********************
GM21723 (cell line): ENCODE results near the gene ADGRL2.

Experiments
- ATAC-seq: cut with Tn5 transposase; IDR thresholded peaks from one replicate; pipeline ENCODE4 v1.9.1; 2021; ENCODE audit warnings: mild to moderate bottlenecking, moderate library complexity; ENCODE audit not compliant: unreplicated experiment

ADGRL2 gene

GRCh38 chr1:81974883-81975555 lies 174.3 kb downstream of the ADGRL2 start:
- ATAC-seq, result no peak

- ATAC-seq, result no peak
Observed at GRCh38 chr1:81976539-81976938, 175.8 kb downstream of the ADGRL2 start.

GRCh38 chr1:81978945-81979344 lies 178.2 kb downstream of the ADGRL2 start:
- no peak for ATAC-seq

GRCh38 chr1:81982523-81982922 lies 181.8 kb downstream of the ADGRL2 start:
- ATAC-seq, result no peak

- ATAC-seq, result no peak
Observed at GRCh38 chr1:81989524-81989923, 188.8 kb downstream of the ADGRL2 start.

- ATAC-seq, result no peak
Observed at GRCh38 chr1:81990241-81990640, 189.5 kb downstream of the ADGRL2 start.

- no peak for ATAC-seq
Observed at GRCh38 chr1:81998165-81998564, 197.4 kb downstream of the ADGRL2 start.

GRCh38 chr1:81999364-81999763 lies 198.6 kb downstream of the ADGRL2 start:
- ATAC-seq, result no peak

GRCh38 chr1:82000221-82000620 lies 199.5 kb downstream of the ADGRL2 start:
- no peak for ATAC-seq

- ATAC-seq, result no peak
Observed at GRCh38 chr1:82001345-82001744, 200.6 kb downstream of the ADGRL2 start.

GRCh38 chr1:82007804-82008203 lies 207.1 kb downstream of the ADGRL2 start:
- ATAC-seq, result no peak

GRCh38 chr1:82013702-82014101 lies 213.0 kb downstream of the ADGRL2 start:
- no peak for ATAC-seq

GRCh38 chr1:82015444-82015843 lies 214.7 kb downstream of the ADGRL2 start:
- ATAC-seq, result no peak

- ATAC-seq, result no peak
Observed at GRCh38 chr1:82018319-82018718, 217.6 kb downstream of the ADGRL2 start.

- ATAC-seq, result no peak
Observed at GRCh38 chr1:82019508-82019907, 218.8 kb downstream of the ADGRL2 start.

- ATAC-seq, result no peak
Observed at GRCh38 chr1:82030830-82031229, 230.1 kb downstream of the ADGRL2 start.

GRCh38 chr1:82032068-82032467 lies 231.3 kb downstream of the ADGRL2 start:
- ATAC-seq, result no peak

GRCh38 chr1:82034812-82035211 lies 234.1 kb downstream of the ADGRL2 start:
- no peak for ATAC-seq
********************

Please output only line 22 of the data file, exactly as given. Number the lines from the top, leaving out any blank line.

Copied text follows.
- no peak for ATAC-seq